I just got back from Brentwood where I met with 9 other guys to discuss the health of the rural church.  What a fantastic start to what I pray will be a long lasting movement of God in our rural churches.  As we met I couldn’t help but think what the world would be like without the rural church.  Sad thoughts.

1.  Without the rural church there would be 50% fewer churches.

2.  Without the rural church there would be no more homecomings.

3.  There would be far fewer pastors who knew your first name. 

4.  Without the rural church there would be a lot less salt and light in the world. 

5.  Without the rural church there would be no place for entire communites to worship corporately.

6.  Without the rural church there would be a huge deficit in evangelism.

7.  Can you imagine a drive through the country without all of those steeples pointing toward heaven?

8.  Without the rural church there would be fewer mega churches b/c many of those pastors came from rural churches. 

9.  Missionary work all over the globe would suffer for lack of funds.

10.  Without the rural church we wouldn’t know the definition of “potluck”.   

Published in: on April 12, 2008 at 6:08 pm  Comments (2)  

Rural Church Affinity Team

Tomorrow I am taking a trip to our State Convention office to meet with 8 other people to discuss the Rural Church. This journey began about 2 years ago when I realized that many rural churches were struggling. I learned that many were frustrated because they were laboring under “big church” programs that promised numerical growth that never materialized. Some were frustrated financially while others were frustrated from a lack of consistent pastoral leadership. I began an ongoing conversation with our State Convention leadership that led to a series of meetings. Those meetings have led to a new Rural Church Affinity Team that will meet for the first time tomorrow. It is my desire that this team would result in more HEALTHY rural churches. Churches that are on task to the glory of God. I can not be more thankful that we have come to this place in the process. I could not be more prayerful that this meeting would be a catalyst to accomplish great things in the rural church. I would especially like to thank Dr. James Porch and Steve Holt for their support and unbelievable help in getting this ball rolling. I would simply ask you to pray with me as we meet tomorrow.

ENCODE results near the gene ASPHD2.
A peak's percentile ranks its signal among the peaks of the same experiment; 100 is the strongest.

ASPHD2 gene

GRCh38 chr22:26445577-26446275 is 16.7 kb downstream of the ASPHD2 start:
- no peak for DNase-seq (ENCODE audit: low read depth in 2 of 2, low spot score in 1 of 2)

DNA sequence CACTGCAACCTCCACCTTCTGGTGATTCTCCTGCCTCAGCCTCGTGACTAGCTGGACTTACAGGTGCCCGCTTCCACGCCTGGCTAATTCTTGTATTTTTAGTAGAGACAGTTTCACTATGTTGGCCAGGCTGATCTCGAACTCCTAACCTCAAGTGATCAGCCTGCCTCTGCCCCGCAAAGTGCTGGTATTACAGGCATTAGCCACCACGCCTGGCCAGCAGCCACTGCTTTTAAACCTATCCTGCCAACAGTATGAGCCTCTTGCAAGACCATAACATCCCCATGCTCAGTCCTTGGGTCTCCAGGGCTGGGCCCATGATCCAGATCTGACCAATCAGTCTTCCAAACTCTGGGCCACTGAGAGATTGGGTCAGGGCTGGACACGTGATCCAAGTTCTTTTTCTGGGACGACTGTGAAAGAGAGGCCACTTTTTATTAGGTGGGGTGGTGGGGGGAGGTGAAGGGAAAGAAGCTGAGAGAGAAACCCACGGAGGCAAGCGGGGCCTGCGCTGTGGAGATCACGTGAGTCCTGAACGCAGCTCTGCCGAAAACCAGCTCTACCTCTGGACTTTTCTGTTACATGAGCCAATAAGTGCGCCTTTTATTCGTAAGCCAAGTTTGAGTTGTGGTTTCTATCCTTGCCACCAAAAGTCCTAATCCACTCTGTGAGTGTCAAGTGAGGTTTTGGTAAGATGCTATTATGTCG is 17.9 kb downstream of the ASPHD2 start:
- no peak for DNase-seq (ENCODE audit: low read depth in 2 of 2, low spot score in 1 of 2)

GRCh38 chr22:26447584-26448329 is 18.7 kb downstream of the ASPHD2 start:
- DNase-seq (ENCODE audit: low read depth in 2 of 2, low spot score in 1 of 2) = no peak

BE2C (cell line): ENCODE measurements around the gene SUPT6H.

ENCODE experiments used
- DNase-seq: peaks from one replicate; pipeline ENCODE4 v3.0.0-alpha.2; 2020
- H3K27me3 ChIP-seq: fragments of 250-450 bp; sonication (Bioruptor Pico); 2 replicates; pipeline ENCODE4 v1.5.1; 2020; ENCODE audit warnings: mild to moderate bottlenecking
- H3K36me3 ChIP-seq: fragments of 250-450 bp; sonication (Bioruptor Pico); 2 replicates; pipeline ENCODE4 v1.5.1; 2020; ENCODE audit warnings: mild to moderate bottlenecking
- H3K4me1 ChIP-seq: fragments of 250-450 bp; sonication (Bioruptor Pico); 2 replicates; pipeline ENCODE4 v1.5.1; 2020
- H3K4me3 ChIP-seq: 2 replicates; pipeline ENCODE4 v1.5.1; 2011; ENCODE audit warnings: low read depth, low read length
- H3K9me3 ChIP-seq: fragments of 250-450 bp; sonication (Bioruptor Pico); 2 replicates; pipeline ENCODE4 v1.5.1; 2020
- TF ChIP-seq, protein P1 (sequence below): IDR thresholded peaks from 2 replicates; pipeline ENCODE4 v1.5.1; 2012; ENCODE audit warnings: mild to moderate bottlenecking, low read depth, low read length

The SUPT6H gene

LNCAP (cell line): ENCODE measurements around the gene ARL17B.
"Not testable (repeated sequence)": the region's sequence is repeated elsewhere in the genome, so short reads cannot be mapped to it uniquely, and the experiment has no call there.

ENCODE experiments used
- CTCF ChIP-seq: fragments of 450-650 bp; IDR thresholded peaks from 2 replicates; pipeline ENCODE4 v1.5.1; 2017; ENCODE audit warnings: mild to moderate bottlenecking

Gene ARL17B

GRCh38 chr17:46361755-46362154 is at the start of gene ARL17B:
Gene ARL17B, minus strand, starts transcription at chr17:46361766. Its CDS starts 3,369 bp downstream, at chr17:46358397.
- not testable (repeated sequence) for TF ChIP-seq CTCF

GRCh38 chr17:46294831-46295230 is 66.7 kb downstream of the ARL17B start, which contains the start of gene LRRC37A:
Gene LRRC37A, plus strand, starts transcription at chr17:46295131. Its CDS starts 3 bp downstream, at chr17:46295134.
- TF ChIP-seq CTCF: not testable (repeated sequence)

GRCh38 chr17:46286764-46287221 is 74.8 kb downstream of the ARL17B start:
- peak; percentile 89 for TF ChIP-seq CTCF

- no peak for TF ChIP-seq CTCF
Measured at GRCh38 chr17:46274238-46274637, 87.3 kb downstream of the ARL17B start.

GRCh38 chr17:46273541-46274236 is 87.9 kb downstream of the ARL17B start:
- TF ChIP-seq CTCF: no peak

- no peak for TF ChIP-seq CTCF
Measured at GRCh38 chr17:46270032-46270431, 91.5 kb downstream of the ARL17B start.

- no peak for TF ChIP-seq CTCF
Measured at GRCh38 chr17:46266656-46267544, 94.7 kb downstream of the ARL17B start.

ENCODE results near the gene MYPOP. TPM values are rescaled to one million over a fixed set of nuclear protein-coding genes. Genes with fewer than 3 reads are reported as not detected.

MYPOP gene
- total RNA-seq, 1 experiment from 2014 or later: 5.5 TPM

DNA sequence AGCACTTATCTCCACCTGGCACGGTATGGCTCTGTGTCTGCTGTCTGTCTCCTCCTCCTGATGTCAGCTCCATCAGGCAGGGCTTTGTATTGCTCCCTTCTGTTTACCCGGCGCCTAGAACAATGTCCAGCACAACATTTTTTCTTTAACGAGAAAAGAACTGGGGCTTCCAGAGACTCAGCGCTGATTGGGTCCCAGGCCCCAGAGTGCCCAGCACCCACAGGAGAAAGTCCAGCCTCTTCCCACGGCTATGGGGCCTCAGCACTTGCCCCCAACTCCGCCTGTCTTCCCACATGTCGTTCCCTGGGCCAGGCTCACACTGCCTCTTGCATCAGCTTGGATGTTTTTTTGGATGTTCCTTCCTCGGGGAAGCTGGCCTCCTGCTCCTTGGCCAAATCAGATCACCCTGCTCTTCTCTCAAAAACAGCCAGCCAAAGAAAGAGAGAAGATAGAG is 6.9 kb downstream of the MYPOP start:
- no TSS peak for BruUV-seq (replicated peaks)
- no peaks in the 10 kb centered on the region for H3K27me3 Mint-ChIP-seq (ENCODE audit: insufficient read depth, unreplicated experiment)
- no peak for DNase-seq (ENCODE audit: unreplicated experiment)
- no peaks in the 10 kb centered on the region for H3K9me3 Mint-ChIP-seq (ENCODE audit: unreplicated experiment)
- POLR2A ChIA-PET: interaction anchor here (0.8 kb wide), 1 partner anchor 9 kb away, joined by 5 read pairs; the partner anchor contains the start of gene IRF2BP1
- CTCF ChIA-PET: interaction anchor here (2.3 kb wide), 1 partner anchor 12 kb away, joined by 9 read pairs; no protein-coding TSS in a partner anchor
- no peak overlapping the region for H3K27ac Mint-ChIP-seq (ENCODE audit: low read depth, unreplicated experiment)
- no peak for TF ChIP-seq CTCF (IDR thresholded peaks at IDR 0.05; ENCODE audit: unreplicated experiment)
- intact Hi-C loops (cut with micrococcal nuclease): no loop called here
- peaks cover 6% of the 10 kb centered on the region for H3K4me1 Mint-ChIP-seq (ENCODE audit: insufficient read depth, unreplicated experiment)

Published in: on April 9, 2008 at 3:37 pm  Comments (2)  

A Little History Please Part II

Thanks to Sue, I was able to see Cottage Grove through the lens of one who had seen our church minister through good and bad times. Her family had seen the ups and the downs of our community and church. She was able to show me picture albums full of what our town used to be. She was able to provide me with a historical foundation from which I could launch a hopeful ministry.

When a pastor ignores the history of the place God has called him, he automatically alienates himself from the one thing that all the people have in common. . . a shared past. Pastors often say that they just can’t connect with the flock. They will generally blame the people for this inability to connect. More often than not, though, I have found that it is the pastor’s unwillingness to see where his people are coming from that causes the most misunderstandings. After discovering Cottage Grove’s rich history, I now understand my congregation better. After looking through Sue’s photo albums I can at least picture what people are talking about when they take me for a walk down memory lane. Pastors should do a little homework. Take time to read some of the church minutes. I am blessed at Cottage Grove to have the original minutes dating back to the 1800’s. Pastors should understand that those softball, parade, and volleyball trophies that are collecting dust in some obscure closet in the church all have a story to tell. The plaques that hang in the church vestibule all have meaning and a story. Every brick and all of the carpentry work in our sanctuary tell a story of prayer and sacrifice as our church rebuilt after a devastating fire. Take a little time to connect to your people’s history. You will understand them better. You will understand your context better. You will be a better pastor for it.

Thanks Sue!

Published in: on April 6, 2008 at 12:23 am  Comments Off on A Little History Please Part II